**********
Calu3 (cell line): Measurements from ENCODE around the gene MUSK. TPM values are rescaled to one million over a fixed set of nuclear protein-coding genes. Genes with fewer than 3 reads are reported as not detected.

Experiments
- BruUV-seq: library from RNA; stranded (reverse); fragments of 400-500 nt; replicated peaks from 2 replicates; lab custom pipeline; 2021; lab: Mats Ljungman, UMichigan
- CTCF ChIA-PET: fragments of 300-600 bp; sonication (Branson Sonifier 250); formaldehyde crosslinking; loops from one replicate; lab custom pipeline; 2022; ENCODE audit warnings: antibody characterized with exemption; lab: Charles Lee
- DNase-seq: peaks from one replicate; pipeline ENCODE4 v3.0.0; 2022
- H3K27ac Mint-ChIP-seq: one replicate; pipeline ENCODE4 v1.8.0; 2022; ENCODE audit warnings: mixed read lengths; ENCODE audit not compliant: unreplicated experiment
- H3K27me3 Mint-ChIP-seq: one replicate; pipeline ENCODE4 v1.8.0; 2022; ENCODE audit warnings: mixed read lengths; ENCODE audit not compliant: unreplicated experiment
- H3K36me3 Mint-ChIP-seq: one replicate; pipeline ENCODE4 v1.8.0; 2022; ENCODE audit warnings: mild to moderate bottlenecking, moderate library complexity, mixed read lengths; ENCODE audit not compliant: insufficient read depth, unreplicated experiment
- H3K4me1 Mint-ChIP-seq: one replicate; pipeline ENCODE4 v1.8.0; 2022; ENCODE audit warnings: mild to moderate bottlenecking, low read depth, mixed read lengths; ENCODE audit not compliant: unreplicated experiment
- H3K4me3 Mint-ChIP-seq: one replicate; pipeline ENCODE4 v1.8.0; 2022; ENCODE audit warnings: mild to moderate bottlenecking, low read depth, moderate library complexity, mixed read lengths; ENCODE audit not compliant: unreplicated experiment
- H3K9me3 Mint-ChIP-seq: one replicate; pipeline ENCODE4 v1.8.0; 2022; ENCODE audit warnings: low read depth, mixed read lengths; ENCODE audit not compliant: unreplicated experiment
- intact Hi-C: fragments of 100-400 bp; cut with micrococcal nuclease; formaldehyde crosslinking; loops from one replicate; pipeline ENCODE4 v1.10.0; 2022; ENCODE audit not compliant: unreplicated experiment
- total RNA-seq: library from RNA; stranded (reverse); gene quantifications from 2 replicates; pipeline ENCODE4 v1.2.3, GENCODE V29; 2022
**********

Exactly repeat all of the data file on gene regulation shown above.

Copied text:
Calu3 (cell line): Measurements from ENCODE around the gene MUSK. TPM values are rescaled to one million over a fixed set of nuclear protein-coding genes. Genes with fewer than 3 reads are reported as not detected.

Experiments
- BruUV-seq: library from RNA; stranded (reverse); fragments of 400-500 nt; replicated peaks from 2 replicates; lab custom pipeline; 2021; lab: Mats Ljungman, UMichigan
- CTCF ChIA-PET: fragments of 300-600 bp; sonication (Branson Sonifier 250); formaldehyde crosslinking; loops from one replicate; lab custom pipeline; 2022; ENCODE audit warnings: antibody characterized with exemption; lab: Charles Lee
- DNase-seq: peaks from one replicate; pipeline ENCODE4 v3.0.0; 2022
- H3K27ac Mint-ChIP-seq: one replicate; pipeline ENCODE4 v1.8.0; 2022; ENCODE audit warnings: mixed read lengths; ENCODE audit not compliant: unreplicated experiment
- H3K27me3 Mint-ChIP-seq: one replicate; pipeline ENCODE4 v1.8.0; 2022; ENCODE audit warnings: mixed read lengths; ENCODE audit not compliant: unreplicated experiment
- H3K36me3 Mint-ChIP-seq: one replicate; pipeline ENCODE4 v1.8.0; 2022; ENCODE audit warnings: mild to moderate bottlenecking, moderate library complexity, mixed read lengths; ENCODE audit not compliant: insufficient read depth, unreplicated experiment
- H3K4me1 Mint-ChIP-seq: one replicate; pipeline ENCODE4 v1.8.0; 2022; ENCODE audit warnings: mild to moderate bottlenecking, low read depth, mixed read lengths; ENCODE audit not compliant: unreplicated experiment
- H3K4me3 Mint-ChIP-seq: one replicate; pipeline ENCODE4 v1.8.0; 2022; ENCODE audit warnings: mild to moderate bottlenecking, low read depth, moderate library complexity, mixed read lengths; ENCODE audit not compliant: unreplicated experiment
- H3K9me3 Mint-ChIP-seq: one replicate; pipeline ENCODE4 v1.8.0; 2022; ENCODE audit warnings: low read depth, mixed read lengths; ENCODE audit not compliant: unreplicated experiment
- intact Hi-C: fragments of 100-400 bp; cut with micrococcal nuclease; formaldehyde crosslinking; loops from one replicate; pipeline ENCODE4 v1.10.0; 2022; ENCODE audit not compliant: unreplicated experiment
- total RNA-seq: library from RNA; stranded (reverse); gene quantifications from 2 replicates; pipeline ENCODE4 v1.2.3, GENCODE V29; 2022